A Sentence Composing Primer

When students write sentences and when authors write sentences the results are usually different, dramatically so. The purpose of the sentence-composing approach is to bridge that gap.

Two features of authors’ sentences differentiate their sentences from those of most students:

CONTENT – Can students be taught to write better content? To a limited extent yes. Authors, however, attribute content to life lessons not course lessons, acquired only through time, not textbooks. The sentence-composing approach, with its exclusive use of sentences by authors, models content, including word choice, tone, and creativity, and, at least to some extent, students learn to improve their own content.

STYLE – Although good content is essential for effective writing, it is not teachable in any significant way. The sentence-composing approach, by contrast, is not only teachable; it is teacher friendly, and refreshingly student-proof. It focuses on the differences in style and structure between authors’ sentences and student sentences.

TRY THIS: The pairs of sentences below mean essentially the same thing; however, one is styled by an author, the other more like the style of a student. Notice the differences. The sentence-composing approach narrows the gap, making students’ sentences more like authors’ sentences.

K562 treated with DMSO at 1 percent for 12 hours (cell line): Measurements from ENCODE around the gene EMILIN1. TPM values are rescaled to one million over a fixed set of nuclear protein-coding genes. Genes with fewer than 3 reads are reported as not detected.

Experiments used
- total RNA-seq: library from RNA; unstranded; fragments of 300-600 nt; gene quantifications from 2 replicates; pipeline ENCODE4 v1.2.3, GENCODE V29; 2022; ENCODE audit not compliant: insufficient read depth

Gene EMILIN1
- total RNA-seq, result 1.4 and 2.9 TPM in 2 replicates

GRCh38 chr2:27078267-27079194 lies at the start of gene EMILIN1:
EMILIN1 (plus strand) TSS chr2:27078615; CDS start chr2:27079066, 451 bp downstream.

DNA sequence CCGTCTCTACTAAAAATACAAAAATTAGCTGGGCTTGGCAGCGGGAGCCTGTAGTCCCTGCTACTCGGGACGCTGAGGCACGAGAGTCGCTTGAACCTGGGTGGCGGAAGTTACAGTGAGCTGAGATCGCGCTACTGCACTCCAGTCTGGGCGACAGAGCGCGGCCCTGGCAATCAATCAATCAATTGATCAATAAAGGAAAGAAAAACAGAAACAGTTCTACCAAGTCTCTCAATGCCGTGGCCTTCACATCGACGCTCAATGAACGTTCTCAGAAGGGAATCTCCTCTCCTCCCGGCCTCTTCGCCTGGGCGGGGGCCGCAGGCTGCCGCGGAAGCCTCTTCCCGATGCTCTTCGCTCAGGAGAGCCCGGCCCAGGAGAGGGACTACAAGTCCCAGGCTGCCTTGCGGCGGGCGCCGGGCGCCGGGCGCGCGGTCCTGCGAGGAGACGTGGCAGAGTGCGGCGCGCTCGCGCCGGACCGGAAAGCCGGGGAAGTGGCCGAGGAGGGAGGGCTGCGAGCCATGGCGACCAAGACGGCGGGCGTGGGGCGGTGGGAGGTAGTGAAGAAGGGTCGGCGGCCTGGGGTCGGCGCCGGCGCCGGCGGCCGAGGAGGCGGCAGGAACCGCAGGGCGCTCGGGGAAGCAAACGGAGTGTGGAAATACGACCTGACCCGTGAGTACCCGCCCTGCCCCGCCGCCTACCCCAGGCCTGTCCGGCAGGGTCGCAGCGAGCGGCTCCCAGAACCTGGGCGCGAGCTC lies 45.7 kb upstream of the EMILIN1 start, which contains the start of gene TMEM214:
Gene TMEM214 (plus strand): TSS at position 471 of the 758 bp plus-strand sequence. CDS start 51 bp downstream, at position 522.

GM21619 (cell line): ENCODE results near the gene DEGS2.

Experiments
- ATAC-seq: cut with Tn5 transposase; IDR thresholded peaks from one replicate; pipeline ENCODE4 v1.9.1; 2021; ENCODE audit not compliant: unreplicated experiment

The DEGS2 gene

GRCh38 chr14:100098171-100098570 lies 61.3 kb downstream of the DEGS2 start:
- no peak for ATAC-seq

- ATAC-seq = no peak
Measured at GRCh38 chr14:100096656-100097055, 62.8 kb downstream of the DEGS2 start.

1a. I seemed forever condemned because walls ringed me.
1b. I seemed forever condemned, ringed by walls.
–Richard Wright, “Black Boy”

2a. The outlook was anything but bright because the newcomers were hopeless and forlorn, and the old team was worn out by twenty-five hundred miles of continuous trail.
2b. With the newcomers hopeless and forlorn, and the old team worn out by twenty-five hundred miles of continuous trail, the outlook was anything but bright.
–Jack London, “The Call of the Wild”

3a. The dinosaur’s pelvic bones crushed aside trees and bushes while it ran, and its taloned feet clawed damp earth to leave prints six inches deep wherever it settled its weight.
3b. The dinosaur ran, its pelvic bones crushing aside trees and bushes, its taloned feet clawing damp earth, leaving prints six inches deep wherever it settled its weight.
–Ray Bradbury, “A Sound of Thunder”


Without vocabulary, students don’t have sufficient words to express themselves. Likewise, without the grammatical structures of authors, students lack power-tools to build better sentences. Through modeling authors’ power-tools for students to imitate, the sentence-composing approach gives students a toolbox for building better sentences.

Although teaching students to build sentences like those of authors is the primary goal of the sentence-composing approach, students learn indirectly much more: word choice, tone, order, vocabulary, syntax, style, elaboration. The sentence-composing approach proves that LESS IS MORE.